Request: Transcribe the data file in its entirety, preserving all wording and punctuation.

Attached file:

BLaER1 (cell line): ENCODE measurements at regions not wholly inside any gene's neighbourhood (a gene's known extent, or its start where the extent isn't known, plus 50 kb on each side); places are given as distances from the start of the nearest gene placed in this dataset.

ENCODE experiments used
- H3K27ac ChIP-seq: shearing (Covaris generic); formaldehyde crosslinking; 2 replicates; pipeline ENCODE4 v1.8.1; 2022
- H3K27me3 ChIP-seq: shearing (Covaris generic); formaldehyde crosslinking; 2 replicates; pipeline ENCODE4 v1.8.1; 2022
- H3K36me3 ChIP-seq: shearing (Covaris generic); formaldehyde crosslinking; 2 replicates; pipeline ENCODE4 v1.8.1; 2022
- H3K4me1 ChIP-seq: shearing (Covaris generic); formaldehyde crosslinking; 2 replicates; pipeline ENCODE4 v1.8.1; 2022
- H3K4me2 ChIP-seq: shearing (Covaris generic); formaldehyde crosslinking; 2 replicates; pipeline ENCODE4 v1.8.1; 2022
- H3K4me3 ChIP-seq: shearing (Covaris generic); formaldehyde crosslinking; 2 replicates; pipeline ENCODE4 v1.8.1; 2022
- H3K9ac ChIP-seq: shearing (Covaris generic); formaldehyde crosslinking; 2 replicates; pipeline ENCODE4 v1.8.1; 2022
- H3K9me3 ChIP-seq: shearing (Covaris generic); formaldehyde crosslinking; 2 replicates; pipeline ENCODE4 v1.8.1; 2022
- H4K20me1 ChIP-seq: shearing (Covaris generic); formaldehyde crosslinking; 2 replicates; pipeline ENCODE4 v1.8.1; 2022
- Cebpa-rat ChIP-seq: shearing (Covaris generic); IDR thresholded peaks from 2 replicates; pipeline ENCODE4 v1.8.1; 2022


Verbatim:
BLaER1 (cell line): ENCODE measurements at regions not wholly inside any gene's neighbourhood (a gene's known extent, or its start where the extent isn't known, plus 50 kb on each side); places are given as distances from the start of the nearest gene placed in this dataset.

ENCODE experiments used
- H3K27ac ChIP-seq: shearing (Covaris generic); formaldehyde crosslinking; 2 replicates; pipeline ENCODE4 v1.8.1; 2022
- H3K27me3 ChIP-seq: shearing (Covaris generic); formaldehyde crosslinking; 2 replicates; pipeline ENCODE4 v1.8.1; 2022
- H3K36me3 ChIP-seq: shearing (Covaris generic); formaldehyde crosslinking; 2 replicates; pipeline ENCODE4 v1.8.1; 2022
- H3K4me1 ChIP-seq: shearing (Covaris generic); formaldehyde crosslinking; 2 replicates; pipeline ENCODE4 v1.8.1; 2022
- H3K4me2 ChIP-seq: shearing (Covaris generic); formaldehyde crosslinking; 2 replicates; pipeline ENCODE4 v1.8.1; 2022
- H3K4me3 ChIP-seq: shearing (Covaris generic); formaldehyde crosslinking; 2 replicates; pipeline ENCODE4 v1.8.1; 2022
- H3K9ac ChIP-seq: shearing (Covaris generic); formaldehyde crosslinking; 2 replicates; pipeline ENCODE4 v1.8.1; 2022
- H3K9me3 ChIP-seq: shearing (Covaris generic); formaldehyde crosslinking; 2 replicates; pipeline ENCODE4 v1.8.1; 2022
- H4K20me1 ChIP-seq: shearing (Covaris generic); formaldehyde crosslinking; 2 replicates; pipeline ENCODE4 v1.8.1; 2022
- Cebpa-rat ChIP-seq: shearing (Covaris generic); IDR thresholded peaks from 2 replicates; pipeline ENCODE4 v1.8.1; 2022